The Pumped Storage Proposal retrospectives left me wondering whether people would still oppose green energy projects if they understood where we stand on fighting Climate Change. Especially in Canada. Because I doubt they could.
So, uh, I wrote another letter.
The science of Climate Change is actually pretty simple. The math of Climate Change is too. What complicates doing what needs to be done is human selfishness and greed.
John Tyndall demonstrated that a small portion of the different gases in Earth’s atmosphere heat it – way out of proportion to the tiny amounts of gas involved – around 1859. Svante Arrhenius quantified this – what is now known as the Greenhouse Effect – more than 100 years ago. Exxon Mobil scientists alerted Exxon executives that CO2 levels from burning fossil fuels were affecting the Earth’s climate. In 1977. (They were told to keep it quiet). Dr. James Hansen of NASA warned Congress in 1988. (Hansen was ignored). We’ve understood the basics – for a very long time.
Scientists have quantified the extent and risks of the problem with a high degree of precision and confidence. To the point we know how much more CO2 and methane (CH4, Natural gas. It’s over 80 times worse than CO2) humans can still add to the atmosphere before suffering the consequences of 1.5- or 2-degree C increases in Earth’s temperature. This is known as the Carbon Budget. Want to avoid the horrible things that will happen? Stick to the Budget. We understand the math.
It’s kiddie math to divide the Carbon Budget by the number of humans on Earth. To estimate the amount of additional CO2 every human must average to. To prevent the worst. Multiply by the population to get your country’s Carbon Budget. Everyone has one. It’s all the same atmosphere. We have one planet to work with.
Basic science. Simple math. Then people get involved. This is where it gets bad.
Developing countries (Rural China, India, much of Africa) believe their people are entitled to electricity in their homes, heat, tractors on their farms, buses, and maybe even a vehicle in their driveway too. Canada, America, and Europe have had them all for 100 years. Difficult to argue with that. Why shouldn’t they have what we already enjoy? They’ll need a larger share of the Carbon Budget than the average to get there though. Canada, America, and Europe are all “Whoa, whoa, whoa. Sure. We caused this problem. Everybody knows that. But if you get the stuff we have, the problem will get worse. Plus, we need more than our share or we might need to ratchet back our lifestyles.”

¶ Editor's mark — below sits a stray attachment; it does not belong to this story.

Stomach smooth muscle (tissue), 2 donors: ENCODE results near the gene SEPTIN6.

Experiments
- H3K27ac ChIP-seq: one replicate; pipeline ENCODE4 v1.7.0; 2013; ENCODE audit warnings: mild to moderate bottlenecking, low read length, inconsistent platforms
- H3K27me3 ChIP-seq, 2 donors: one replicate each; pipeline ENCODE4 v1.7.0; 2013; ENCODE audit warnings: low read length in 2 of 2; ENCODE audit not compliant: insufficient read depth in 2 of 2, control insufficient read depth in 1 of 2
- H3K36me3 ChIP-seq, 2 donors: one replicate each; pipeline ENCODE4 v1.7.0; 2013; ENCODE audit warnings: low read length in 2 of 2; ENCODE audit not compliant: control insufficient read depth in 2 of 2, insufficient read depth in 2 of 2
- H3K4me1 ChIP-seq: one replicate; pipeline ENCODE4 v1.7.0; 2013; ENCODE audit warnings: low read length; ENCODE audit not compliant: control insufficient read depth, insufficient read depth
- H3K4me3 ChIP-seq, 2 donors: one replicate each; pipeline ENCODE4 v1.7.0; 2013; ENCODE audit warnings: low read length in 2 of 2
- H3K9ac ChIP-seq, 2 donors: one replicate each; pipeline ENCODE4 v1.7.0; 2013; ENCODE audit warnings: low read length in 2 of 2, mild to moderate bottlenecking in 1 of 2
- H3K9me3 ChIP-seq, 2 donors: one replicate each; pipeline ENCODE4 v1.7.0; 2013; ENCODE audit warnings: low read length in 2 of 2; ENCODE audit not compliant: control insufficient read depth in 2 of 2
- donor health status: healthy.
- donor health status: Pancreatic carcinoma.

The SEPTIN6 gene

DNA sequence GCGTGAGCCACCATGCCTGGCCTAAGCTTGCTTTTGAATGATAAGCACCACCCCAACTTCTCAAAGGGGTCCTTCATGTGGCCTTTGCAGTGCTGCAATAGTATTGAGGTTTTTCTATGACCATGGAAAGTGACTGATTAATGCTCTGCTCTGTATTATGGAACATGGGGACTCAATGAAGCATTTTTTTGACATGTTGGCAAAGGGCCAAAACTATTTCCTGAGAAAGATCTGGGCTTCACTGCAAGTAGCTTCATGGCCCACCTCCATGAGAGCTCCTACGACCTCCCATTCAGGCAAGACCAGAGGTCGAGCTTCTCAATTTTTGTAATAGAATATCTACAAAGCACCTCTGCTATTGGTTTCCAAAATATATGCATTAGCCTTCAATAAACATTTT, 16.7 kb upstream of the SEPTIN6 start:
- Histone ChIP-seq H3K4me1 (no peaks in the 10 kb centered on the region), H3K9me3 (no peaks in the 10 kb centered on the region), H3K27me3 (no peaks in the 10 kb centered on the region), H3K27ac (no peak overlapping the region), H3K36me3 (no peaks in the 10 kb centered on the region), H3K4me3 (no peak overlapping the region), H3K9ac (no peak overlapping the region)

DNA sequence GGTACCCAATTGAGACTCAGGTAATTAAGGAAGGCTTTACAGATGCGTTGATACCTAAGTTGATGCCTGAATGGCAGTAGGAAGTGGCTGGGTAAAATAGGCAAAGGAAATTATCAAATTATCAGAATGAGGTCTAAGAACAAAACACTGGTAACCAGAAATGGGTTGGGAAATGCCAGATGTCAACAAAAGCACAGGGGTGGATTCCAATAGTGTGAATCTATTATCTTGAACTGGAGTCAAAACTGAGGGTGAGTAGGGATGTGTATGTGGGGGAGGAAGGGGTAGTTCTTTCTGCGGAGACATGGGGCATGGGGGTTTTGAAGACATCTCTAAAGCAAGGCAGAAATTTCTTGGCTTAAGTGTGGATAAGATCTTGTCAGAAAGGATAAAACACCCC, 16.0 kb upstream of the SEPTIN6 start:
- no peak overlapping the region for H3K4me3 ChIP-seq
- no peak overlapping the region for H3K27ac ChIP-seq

The main thing though is that even if the world decides to screw over the billions of their fellow humans in China, India, and elsewhere, we KNOW without a doubt what the amount of CO2 per human NEEDS to be below. Ideally even less.
So, the Carbon Budget is clear, but splitting it up requires overcoming human greed and selfishness. What selfishness?
An example I read beautifully illustrates this problem. I hoped to share it with your readers.
(Sorry to put you all through that preamble, but it’s the only way the example makes sense.)
The individual I read suggests we consider the Carbon Budget like the buffet at a big event. We know there isn’t as much at the buffet table as everyone would like. And there won’t be. Can’t be. But we know how much is there – at most – for each individual present. If everyone gets their share.
Canada produces three times the CO2 per person compared to the average person in the world. We’re Top 10 – one of the worst CO2 emitters per capita in the world. That’s now. Not at all what it would need to be to stick to our Carbon Budget.
So, when the line forms at the Carbon Budget buffet table, Canada’s front of the line, plate in hand. And two more plates in the other hand. When Canada fills three plates from the buffet, that leaves nothing for the plates of two others further back in line. Canada leaves nothing on the table for those guys.
So, Canada should be doing much more than most other countries to fight climate change. Not trying to get away with doing less. And Canada urgently needs fully implemented green energy solutions to do our part. (Please see: Pumped Storage Proposals – Meaford, Ontario)
Every day in Canada, someone repeats the fossil fuel mantra. Our MP, Alex Ruff, did to concerned constituents on May 25, 2023. Saying “Canada is responsible for 1.6 per cent of global emissions and so what’s done here “won’t change anything” when “China’s putting more coal plants online every month.”
It is my hope that if you and your readers hear anyone, ever, (Not just Mr. Ruff, or Pierre Poilievre, Danielle Smith, Scott Moe etc.) repeat their mantra, you will immediately get an image in your mind that you cannot shake out.
An image of that person at the buffet table. With plate in hand.
And two more plates in their other hand.
I still don’t know what it will take to get everyone on board with green energy projects. How we can motivate the doubters to actually join the fight against Climate Change. Instead of fighting to make it worse.
But I still believe a good start is calling out – publicly – all misleading claims. Challenging any and all deliberate attempts to mislead and misinform us. Every time.
Thank you for making that possible for us in Meaford.
It’s too important to not do so.
Bruce Mason, Meaford